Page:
Certicom Security Brings FIPS 140-2 Certification, ECC Performance Advantages to Nortel Application Server 5300

MISSISSAUGA, Ontario – (September 29, 2008) – NortelTM has licensed security technology from Certicom (TSX: CIC) to enhance cryptographic performance and simplify creation of FIPS 140-2 certified applications with its newest Unified Communications platform for U.S. Federal Government agencies. 

This includes Certicom’s Suite B Power Bundle with Elliptic Curve Cryptography (ECC). Nortel plans to integrate Certicom ECC algorithms into its Application Server 5300, bringing this open, Session Initiation Protocol (SIP)-based software platform into conformance with U.S. National Security Agency (NSA) recommendations for cryptographic implementation. 

Nortel has also licensed Certicom’s Security Builder® GSE™, which provides a pre-approved FIPS 140-2 cryptographic module for application development, saving both development time and cost of certification.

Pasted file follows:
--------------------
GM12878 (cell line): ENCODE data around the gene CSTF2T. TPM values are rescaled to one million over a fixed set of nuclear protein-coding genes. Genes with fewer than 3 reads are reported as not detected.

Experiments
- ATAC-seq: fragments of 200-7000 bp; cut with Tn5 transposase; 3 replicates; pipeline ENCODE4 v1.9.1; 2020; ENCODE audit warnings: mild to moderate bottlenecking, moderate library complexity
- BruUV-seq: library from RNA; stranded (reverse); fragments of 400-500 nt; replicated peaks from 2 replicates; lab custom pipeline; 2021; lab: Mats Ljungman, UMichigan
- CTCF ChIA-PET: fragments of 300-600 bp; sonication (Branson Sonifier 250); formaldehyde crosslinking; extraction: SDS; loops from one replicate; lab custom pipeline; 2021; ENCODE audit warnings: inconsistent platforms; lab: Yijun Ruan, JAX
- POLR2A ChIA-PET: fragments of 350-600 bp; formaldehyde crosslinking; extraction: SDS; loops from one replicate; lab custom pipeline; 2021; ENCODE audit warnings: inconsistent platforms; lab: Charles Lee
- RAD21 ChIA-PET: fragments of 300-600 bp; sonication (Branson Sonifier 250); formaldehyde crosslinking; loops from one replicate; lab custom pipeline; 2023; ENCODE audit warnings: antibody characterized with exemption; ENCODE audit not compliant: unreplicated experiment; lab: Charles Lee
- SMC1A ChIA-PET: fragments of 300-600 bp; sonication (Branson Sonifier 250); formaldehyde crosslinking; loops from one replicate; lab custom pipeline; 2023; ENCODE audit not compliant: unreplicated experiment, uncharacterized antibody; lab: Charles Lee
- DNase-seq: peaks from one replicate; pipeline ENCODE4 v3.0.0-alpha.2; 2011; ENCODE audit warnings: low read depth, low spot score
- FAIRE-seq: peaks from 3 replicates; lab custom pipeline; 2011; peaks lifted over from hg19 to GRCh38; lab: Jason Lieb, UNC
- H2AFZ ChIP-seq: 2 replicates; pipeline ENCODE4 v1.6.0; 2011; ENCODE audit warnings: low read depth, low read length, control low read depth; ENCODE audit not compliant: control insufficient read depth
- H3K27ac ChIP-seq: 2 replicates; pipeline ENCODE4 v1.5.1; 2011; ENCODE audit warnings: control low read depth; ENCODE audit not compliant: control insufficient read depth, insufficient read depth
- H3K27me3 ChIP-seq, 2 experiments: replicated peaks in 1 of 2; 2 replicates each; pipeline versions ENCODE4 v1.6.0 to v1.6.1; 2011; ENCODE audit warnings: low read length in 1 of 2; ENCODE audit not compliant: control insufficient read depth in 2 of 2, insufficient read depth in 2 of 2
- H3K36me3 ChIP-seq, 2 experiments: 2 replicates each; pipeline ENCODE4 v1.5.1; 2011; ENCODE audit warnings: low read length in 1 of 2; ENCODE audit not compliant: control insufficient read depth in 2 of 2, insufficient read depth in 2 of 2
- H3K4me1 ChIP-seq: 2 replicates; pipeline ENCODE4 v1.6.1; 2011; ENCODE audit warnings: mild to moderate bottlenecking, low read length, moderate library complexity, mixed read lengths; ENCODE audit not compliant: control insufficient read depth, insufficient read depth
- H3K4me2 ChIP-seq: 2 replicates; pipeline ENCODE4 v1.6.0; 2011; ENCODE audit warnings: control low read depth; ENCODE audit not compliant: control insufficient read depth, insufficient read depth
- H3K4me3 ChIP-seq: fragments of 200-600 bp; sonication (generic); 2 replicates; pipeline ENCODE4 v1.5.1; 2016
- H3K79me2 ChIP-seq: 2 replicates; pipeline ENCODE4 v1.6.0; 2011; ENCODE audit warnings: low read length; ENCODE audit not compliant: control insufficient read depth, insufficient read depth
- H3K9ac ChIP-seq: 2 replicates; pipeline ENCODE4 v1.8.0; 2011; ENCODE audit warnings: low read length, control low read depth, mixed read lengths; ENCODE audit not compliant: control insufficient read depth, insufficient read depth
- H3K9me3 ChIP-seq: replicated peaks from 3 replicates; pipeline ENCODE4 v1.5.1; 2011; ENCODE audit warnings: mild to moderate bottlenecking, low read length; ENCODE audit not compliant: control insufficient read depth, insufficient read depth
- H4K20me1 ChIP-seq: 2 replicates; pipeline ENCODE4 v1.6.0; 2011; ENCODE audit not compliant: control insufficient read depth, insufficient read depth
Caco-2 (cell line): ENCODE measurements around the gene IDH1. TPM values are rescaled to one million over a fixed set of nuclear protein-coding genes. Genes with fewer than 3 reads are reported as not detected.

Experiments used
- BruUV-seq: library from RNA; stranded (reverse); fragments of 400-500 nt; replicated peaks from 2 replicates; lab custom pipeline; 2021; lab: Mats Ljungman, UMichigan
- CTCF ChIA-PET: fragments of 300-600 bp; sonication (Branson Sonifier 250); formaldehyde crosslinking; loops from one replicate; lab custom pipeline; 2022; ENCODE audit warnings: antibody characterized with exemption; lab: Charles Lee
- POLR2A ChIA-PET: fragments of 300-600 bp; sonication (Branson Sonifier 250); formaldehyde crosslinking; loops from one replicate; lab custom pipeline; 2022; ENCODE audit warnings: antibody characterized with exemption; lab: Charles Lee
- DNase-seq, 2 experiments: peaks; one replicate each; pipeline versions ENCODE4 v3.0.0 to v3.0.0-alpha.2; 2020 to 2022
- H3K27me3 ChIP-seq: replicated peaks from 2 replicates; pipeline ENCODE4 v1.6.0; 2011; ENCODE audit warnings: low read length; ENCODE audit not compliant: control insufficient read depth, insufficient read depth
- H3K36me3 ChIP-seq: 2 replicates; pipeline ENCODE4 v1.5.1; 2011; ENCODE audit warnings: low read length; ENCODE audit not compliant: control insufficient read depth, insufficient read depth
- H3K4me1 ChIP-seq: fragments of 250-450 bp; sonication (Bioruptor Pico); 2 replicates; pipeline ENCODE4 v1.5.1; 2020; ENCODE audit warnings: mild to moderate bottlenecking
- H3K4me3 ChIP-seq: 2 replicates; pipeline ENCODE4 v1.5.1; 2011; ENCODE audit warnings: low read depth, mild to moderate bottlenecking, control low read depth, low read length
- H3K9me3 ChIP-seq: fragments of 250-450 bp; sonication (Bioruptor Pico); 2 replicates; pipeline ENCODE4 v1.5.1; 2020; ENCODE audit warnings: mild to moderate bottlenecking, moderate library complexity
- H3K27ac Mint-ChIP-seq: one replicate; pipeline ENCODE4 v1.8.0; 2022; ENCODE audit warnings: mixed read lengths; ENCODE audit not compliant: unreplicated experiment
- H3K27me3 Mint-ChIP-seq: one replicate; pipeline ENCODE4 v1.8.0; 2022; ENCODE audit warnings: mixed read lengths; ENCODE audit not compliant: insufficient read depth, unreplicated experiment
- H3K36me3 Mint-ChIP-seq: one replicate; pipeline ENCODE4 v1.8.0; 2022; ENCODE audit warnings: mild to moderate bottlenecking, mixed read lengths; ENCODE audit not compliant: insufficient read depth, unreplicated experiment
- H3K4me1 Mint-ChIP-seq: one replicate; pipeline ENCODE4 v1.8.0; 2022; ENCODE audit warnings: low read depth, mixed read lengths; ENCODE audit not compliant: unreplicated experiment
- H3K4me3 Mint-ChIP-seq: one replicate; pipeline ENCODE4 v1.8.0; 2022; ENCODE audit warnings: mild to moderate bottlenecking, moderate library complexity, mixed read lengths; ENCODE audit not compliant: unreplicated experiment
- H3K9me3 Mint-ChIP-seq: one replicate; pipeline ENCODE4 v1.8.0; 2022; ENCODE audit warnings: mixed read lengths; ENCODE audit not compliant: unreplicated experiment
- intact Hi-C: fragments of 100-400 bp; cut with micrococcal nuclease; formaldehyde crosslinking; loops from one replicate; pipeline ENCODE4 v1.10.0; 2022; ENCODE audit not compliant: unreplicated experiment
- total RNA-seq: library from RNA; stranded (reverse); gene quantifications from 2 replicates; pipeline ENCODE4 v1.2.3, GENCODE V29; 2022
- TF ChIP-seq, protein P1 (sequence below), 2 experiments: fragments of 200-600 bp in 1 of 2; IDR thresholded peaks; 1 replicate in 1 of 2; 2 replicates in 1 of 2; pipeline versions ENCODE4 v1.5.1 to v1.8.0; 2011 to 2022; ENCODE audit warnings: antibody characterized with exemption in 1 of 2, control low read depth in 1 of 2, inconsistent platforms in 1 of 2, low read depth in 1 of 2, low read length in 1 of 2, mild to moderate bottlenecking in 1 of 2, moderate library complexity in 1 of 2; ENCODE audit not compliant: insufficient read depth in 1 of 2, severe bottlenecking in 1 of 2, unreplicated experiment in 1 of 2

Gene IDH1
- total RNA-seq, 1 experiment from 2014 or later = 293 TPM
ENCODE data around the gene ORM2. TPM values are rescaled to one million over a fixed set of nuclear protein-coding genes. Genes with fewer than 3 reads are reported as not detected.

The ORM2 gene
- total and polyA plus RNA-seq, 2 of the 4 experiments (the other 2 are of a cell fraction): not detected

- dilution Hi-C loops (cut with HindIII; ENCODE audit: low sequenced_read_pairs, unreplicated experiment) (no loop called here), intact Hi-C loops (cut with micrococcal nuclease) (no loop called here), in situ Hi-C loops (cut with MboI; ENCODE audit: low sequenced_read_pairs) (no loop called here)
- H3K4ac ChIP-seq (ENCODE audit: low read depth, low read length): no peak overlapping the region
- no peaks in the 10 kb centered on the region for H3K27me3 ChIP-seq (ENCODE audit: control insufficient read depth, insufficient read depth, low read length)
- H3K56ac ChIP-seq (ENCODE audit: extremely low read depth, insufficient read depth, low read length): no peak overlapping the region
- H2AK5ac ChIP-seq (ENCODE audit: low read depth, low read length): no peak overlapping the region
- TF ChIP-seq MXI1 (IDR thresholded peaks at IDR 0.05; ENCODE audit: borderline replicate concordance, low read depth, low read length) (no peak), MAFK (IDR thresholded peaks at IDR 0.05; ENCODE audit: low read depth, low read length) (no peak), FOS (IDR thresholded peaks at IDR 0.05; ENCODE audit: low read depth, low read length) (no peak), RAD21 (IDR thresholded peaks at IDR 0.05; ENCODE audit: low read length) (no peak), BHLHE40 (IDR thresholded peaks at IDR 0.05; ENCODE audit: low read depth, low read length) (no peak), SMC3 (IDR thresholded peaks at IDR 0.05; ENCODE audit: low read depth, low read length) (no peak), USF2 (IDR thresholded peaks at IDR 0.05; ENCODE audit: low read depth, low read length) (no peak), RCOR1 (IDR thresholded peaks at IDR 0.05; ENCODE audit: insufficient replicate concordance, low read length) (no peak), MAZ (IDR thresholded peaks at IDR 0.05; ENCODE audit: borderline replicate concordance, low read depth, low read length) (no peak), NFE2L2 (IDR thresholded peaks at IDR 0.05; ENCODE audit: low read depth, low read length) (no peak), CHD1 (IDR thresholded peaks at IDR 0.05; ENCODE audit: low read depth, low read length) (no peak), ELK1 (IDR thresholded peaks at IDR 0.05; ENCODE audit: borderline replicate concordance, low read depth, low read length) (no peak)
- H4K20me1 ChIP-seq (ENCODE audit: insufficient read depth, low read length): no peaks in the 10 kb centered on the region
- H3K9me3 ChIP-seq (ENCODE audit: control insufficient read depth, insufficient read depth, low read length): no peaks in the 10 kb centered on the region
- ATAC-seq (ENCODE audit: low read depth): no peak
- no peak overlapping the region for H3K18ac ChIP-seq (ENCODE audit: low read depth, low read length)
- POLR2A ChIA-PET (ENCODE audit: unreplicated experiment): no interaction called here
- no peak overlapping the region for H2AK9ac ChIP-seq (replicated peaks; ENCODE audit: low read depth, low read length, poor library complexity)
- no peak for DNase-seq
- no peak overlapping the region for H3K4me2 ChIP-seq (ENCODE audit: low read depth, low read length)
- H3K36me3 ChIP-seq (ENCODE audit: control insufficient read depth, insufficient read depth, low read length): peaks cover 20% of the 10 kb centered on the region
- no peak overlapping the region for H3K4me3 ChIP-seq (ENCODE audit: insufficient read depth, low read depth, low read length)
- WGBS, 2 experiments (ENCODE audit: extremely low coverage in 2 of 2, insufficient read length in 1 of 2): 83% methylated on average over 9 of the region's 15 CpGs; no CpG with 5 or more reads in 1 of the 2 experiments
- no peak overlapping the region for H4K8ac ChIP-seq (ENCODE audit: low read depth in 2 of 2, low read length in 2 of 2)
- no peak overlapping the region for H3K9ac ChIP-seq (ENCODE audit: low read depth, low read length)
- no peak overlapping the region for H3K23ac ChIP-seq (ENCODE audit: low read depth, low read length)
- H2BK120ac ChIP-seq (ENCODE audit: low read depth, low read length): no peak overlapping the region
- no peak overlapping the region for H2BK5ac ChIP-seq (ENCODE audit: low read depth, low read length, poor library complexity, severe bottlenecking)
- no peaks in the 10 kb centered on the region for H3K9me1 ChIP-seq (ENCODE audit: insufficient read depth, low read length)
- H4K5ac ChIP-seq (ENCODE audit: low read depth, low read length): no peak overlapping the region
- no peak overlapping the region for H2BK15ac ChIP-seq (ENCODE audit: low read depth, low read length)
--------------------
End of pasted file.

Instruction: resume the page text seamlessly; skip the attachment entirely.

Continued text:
Generally available since early this month, Nortel Application Server 5300 is designed to provide unified IP telephony, conferencing, voice mail and instant messaging that meets stringent federal government security and service assurance requirements. Certicom’s technology adds a scalable, high-performance crypto system at low cost and with low overhead. 

“We’re experts at developing solutions that meet or exceed the most rigorous security requirements,” said Chuck Saffell, chief executive officer, Nortel Government Solutions, which provides networking solutions and IT services for a number of U.S. Federal agencies.